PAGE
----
December 6, 2018, 10:18 AM · "I want to know who "these people" are who say Paganini is impossible to listen to for pleasure. I've never heard that come out of anyone's mouth."
I know. There was always an element of paper tiger in the OP.
December 6, 2018, 11:30 AM · To be fair to OP, there are Paganini haters out there, and there were many during his time as well. In this very forum sometimes unflattering statements have been said about his musical value, and in real life I have met more than one "hater", especially among those who prefer non-romantic works, or others that always stick to the famous workhorses that, however great, often overshadow the "lesser" works that now few care about.

The "musically educated" ones are the most annoying of the hater bunch (such as the semi-pro composer cited above), because they should know better.

I can believe, however, that one never hear any complaints about Paganini-because he's rarely discussed anyway, besides the Caprices and #1 Cto often used as a sort of technical milestones among players.

Note that this "Paganini hate" is not reserved only for the Maestro, but also often aimed at most others "tainters" of "musical purity", such as Liszt, Bazzini, Ersnt, et. al. It's as if virtuosity needed to be separate from "true music". Indeed, even Berlioz is on record stating that Vieuxtemps genius as a composer was unfortunately overshadowed by his gifts as a violinist-which prevented his music to be better appreciated even during his time (nowadays, forget it; he's another "student concerto" guy.)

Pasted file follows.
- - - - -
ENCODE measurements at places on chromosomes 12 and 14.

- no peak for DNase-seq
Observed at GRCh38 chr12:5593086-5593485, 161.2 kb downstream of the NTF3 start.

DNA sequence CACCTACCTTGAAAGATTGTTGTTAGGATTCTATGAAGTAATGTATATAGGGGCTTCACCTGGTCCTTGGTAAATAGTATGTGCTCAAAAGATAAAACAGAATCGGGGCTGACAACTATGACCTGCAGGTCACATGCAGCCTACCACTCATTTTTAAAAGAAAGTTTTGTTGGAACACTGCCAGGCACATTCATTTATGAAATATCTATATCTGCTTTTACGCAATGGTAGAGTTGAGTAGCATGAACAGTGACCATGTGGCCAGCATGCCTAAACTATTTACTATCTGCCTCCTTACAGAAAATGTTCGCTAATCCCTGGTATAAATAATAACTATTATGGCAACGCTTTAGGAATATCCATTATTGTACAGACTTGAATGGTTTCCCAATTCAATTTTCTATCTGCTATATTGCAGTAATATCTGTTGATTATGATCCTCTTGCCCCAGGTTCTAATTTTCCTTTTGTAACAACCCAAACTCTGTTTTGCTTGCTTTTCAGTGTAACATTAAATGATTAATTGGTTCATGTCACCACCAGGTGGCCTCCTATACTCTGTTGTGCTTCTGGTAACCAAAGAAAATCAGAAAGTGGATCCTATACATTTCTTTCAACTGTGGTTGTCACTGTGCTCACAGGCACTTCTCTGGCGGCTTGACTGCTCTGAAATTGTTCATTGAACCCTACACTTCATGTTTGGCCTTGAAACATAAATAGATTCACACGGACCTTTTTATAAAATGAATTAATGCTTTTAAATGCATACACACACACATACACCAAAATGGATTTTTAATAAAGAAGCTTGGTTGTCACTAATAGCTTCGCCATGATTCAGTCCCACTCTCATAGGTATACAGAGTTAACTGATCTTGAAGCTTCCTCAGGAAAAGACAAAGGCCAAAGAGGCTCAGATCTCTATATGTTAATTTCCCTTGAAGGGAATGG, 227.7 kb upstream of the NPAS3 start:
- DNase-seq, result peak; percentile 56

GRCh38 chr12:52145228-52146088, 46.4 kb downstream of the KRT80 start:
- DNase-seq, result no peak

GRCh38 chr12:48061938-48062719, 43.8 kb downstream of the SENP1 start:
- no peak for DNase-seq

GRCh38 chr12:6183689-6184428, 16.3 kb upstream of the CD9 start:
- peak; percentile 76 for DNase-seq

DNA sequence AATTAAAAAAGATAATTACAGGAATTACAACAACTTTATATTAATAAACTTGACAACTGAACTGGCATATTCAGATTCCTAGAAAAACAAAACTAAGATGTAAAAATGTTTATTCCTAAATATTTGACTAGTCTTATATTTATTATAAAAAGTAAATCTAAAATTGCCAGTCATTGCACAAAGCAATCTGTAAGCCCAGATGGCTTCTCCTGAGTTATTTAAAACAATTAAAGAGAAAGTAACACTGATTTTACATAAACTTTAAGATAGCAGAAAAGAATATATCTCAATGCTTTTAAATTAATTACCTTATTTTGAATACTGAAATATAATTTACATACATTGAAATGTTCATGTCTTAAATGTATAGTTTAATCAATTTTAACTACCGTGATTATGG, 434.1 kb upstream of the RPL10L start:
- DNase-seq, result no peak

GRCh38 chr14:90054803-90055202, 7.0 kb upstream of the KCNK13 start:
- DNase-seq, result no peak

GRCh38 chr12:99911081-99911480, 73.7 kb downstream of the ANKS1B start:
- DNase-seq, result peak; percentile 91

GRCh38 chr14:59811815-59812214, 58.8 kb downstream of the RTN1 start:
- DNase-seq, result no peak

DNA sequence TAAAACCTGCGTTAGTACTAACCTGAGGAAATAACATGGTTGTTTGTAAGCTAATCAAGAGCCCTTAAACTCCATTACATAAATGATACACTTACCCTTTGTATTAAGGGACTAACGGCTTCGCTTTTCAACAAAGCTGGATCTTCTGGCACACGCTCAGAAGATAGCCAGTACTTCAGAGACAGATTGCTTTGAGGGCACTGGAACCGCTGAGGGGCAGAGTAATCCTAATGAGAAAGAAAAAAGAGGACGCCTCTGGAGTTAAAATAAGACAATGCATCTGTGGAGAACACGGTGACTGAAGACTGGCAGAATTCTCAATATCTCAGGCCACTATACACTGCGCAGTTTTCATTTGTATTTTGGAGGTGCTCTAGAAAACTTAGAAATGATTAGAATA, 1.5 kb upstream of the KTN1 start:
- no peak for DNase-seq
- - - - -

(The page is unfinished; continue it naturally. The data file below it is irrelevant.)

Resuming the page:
In short, in my strong opinion, while Paganini's Campanella Cto is no Beethoven's, it also is musically valuable, even if you never intend to tackle it yourself. The musical/technical divide extremism is a bit childish, and should not exist-it's just prose for "expert" music critics.

(There are plenty of showpieces by these composers of less musical value-true. But even then, they do have their place, and some do love them, for better or worse.)

Edited: December 6, 2018, 11:41 AM · I'm sure there are Paganini haters, in the same way that I "hate" Liszt, and much of Romantic music. Ironically, I love Liszt's version of La Campanella, although I'm not sure why Busoni felt he had to gild the lily on that one.

(I seem to be getting a lot of double postings lately)

December 7, 2018, 10:34 PM · I dont hate paganini. The term "hater" is the kind of pejorative that seems better suited to less civilized discussions such as those one might find ... elsewhere. I just feel the musical value of the 24 caprices is generally overstated. They can be played compellingly. Heifetz sometimes chose Kreutzer No. 8 as an encore too.
December 8, 2018, 2:30 AM · I love some of Paganini's Caprices. The C minor, for instance, is an achingly beautiful piece. I guess the Caprices have suffered from their status as technical hurdles a young violinist needs to surpass regardless of the inherent musicality.

I'm not familiar with Hadelich's recording; I do have James Ehnes recording on Onyx.